The withdrawal method of birth control, also known as "pulling out," is when the male ejaculates outside of the vagina during sex. Many couples rely on this method. The success rates vary, mainly because it’s very difficult to use this method perfectly all the time. The man needs to be very aware of his body to ensure he pulls out before any semen is released, and even then, there can be sperm present in "pre-cum" before ejaculation. Even when used correctly every time, approximately four out of 100 women get pregnant using the withdrawal method in a year. With typical use, the rate is more like 27 out of 100.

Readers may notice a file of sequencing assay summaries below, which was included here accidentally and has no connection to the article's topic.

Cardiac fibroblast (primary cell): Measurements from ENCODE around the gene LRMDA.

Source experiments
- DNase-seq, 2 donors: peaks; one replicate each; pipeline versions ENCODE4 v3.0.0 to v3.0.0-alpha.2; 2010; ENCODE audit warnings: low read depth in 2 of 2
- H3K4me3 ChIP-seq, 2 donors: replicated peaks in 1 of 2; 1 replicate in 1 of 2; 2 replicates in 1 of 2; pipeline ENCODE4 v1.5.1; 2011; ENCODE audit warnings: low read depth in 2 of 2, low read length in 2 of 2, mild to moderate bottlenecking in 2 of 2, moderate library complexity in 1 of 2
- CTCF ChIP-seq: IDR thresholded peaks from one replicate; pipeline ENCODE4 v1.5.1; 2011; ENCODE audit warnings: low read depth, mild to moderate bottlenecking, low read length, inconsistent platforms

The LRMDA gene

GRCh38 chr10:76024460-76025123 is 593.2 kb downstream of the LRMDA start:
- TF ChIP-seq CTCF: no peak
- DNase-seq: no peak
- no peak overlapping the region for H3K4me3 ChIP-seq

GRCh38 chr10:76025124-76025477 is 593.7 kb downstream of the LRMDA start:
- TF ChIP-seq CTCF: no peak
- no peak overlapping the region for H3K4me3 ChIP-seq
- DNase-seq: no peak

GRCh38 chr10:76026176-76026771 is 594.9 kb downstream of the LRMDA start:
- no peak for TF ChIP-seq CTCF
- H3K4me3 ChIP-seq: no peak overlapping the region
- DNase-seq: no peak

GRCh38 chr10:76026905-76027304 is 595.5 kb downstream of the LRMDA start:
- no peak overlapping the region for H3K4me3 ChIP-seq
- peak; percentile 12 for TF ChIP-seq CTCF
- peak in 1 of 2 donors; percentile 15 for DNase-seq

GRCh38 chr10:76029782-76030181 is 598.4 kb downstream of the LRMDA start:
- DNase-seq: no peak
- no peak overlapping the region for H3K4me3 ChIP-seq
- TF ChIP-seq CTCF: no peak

If using withdrawal as a birth control method, one way to make it more effective is to track a woman’s menstrual cycle so that she knows when she is ovulating (there's an app for that!), and on the days she is most likely to become pregnant, use a second form of birth control, like condoms or spermicide, or abstain from sex altogether. The tricky part about abstaining from sex on fertile days, however, is that it’s the time when your body most wants to have sex. Oh, biology.